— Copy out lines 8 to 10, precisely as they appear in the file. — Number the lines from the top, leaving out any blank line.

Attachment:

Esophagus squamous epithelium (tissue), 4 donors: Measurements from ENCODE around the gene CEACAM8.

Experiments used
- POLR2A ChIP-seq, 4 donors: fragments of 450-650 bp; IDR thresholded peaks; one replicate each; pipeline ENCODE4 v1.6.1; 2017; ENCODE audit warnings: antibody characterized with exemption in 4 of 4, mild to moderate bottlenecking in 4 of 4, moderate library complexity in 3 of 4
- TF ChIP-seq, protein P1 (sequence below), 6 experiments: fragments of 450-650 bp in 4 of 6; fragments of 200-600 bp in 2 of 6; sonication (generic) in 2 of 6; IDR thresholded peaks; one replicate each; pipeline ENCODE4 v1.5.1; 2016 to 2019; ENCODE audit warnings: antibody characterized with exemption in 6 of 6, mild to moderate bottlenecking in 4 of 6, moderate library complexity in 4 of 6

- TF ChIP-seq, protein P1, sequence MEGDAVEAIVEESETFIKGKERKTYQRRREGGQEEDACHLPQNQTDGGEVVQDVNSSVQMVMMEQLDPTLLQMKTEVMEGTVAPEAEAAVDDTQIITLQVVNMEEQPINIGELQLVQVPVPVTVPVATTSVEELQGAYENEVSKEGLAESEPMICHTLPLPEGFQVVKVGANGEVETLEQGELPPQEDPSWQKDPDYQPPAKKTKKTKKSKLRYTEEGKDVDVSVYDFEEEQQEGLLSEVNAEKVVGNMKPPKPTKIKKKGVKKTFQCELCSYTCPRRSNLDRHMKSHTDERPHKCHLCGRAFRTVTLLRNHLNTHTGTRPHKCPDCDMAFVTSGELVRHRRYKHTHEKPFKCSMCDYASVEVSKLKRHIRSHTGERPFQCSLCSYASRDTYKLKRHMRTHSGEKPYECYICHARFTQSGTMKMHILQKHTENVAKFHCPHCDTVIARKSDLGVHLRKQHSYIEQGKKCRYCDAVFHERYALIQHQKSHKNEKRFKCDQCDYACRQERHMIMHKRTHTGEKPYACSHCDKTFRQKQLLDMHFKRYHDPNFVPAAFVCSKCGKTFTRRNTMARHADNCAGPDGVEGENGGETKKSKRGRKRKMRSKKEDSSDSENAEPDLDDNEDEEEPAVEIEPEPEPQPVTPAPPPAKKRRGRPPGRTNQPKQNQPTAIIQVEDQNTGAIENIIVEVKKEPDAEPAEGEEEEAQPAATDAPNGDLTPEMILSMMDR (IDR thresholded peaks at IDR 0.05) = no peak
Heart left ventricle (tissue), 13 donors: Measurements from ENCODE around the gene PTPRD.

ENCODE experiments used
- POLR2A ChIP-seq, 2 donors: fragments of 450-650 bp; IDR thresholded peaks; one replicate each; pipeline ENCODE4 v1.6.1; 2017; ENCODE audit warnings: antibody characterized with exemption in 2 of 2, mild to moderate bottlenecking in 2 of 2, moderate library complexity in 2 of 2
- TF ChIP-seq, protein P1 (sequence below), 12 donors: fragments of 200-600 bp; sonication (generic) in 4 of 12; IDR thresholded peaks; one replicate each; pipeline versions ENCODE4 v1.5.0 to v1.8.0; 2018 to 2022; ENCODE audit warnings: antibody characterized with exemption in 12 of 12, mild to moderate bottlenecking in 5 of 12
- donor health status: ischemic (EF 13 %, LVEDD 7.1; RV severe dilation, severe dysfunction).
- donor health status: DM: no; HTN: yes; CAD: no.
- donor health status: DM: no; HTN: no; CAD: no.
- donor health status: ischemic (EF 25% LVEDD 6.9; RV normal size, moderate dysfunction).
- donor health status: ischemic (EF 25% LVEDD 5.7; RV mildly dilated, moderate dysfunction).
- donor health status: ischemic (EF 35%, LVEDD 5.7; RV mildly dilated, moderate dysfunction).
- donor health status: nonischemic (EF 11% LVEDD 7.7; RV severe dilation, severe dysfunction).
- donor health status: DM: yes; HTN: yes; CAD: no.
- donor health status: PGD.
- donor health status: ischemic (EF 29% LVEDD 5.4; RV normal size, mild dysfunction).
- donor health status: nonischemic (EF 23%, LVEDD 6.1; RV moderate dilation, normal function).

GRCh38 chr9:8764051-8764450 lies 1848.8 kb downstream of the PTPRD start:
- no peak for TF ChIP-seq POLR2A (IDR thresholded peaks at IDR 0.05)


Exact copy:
- POLR2A ChIP-seq, 2 donors: fragments of 450-650 bp; IDR thresholded peaks; one replicate each; pipeline ENCODE4 v1.6.1; 2017; ENCODE audit warnings: antibody characterized with exemption in 2 of 2, mild to moderate bottlenecking in 2 of 2, moderate library complexity in 2 of 2
- TF ChIP-seq, protein P1 (sequence below), 12 donors: fragments of 200-600 bp; sonication (generic) in 4 of 12; IDR thresholded peaks; one replicate each; pipeline versions ENCODE4 v1.5.0 to v1.8.0; 2018 to 2022; ENCODE audit warnings: antibody characterized with exemption in 12 of 12, mild to moderate bottlenecking in 5 of 12
- donor health status: ischemic (EF 13 %, LVEDD 7.1; RV severe dilation, severe dysfunction).